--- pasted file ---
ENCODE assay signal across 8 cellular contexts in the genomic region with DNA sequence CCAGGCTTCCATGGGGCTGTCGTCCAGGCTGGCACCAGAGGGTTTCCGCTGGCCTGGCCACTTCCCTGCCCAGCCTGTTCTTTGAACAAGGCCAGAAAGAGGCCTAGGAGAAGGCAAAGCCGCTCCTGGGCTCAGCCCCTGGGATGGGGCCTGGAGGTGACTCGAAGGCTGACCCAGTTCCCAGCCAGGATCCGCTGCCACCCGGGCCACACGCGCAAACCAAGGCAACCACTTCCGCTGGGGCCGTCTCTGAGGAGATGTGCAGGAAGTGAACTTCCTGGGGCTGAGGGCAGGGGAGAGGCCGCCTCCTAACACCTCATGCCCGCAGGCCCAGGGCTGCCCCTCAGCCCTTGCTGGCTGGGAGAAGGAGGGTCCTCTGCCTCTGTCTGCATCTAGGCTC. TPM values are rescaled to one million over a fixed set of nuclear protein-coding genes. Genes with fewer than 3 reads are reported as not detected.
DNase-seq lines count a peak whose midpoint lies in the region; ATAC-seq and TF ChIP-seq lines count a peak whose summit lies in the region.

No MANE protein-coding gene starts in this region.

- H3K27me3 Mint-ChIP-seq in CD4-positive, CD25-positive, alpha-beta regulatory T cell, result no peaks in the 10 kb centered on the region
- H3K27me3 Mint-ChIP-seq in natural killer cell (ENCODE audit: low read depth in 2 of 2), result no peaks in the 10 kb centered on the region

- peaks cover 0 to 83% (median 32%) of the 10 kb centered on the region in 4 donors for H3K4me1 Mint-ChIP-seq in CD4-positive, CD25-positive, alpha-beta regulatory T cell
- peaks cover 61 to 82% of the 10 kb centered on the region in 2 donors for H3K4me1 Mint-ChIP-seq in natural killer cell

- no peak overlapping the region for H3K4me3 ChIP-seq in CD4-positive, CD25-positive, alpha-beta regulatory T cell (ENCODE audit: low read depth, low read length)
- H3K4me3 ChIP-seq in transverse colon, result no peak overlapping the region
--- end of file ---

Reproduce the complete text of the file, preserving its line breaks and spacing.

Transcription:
ENCODE assay signal across 8 cellular contexts in the genomic region with DNA sequence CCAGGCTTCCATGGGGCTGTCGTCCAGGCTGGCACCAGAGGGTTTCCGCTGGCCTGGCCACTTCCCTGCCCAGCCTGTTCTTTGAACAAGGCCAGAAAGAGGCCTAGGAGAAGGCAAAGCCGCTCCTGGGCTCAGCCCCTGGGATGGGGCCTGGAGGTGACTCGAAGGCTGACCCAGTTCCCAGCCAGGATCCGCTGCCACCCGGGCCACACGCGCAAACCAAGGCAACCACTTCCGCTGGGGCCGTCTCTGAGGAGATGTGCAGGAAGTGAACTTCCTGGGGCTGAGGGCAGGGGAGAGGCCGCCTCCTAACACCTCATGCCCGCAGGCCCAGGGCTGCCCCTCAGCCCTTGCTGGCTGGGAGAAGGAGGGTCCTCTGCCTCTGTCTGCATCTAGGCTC. TPM values are rescaled to one million over a fixed set of nuclear protein-coding genes. Genes with fewer than 3 reads are reported as not detected.
DNase-seq lines count a peak whose midpoint lies in the region; ATAC-seq and TF ChIP-seq lines count a peak whose summit lies in the region.

No MANE protein-coding gene starts in this region.

- H3K27me3 Mint-ChIP-seq in CD4-positive, CD25-positive, alpha-beta regulatory T cell, result no peaks in the 10 kb centered on the region
- H3K27me3 Mint-ChIP-seq in natural killer cell (ENCODE audit: low read depth in 2 of 2), result no peaks in the 10 kb centered on the region

- peaks cover 0 to 83% (median 32%) of the 10 kb centered on the region in 4 donors for H3K4me1 Mint-ChIP-seq in CD4-positive, CD25-positive, alpha-beta regulatory T cell
- peaks cover 61 to 82% of the 10 kb centered on the region in 2 donors for H3K4me1 Mint-ChIP-seq in natural killer cell

- no peak overlapping the region for H3K4me3 ChIP-seq in CD4-positive, CD25-positive, alpha-beta regulatory T cell (ENCODE audit: low read depth, low read length)
- H3K4me3 ChIP-seq in transverse colon, result no peak overlapping the region